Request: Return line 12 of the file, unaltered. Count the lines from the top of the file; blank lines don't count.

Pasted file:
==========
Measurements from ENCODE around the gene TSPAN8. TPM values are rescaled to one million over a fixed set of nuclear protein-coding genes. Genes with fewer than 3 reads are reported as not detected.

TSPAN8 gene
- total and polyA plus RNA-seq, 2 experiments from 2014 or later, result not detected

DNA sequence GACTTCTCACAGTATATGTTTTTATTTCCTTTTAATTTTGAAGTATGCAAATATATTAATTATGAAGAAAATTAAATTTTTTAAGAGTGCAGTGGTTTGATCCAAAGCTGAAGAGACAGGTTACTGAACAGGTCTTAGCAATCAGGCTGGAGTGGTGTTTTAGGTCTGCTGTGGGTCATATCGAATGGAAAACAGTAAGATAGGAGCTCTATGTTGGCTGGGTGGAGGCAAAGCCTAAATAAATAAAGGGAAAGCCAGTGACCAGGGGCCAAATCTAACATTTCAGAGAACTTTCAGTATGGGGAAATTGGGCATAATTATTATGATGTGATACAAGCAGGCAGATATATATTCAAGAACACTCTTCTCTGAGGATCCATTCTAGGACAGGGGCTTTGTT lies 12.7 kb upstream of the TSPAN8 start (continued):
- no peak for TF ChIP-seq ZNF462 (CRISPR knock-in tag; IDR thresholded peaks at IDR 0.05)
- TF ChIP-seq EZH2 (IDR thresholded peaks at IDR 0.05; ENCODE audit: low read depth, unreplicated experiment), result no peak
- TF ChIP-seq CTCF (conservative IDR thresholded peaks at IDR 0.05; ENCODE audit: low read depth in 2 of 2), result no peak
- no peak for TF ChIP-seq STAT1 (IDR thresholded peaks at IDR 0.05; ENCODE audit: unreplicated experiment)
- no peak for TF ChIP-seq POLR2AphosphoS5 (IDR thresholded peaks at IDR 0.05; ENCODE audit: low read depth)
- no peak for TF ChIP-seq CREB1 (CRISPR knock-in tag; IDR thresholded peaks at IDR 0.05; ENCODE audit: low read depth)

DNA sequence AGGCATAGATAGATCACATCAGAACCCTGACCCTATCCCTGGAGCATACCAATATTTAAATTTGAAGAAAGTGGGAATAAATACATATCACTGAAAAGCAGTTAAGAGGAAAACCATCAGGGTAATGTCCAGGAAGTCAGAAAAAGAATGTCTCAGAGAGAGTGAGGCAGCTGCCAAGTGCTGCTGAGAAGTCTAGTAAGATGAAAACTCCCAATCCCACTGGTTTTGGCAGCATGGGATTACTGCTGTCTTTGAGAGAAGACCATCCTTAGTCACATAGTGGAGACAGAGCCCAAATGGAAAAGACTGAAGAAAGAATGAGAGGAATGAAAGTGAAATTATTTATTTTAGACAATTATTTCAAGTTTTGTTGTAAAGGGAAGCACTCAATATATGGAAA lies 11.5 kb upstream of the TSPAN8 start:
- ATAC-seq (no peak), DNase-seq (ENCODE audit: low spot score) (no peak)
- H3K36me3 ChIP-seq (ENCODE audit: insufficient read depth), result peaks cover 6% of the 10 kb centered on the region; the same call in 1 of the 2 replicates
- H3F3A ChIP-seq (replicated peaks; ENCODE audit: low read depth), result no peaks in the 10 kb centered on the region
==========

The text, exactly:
- ATAC-seq (no peak), DNase-seq (ENCODE audit: low spot score) (no peak)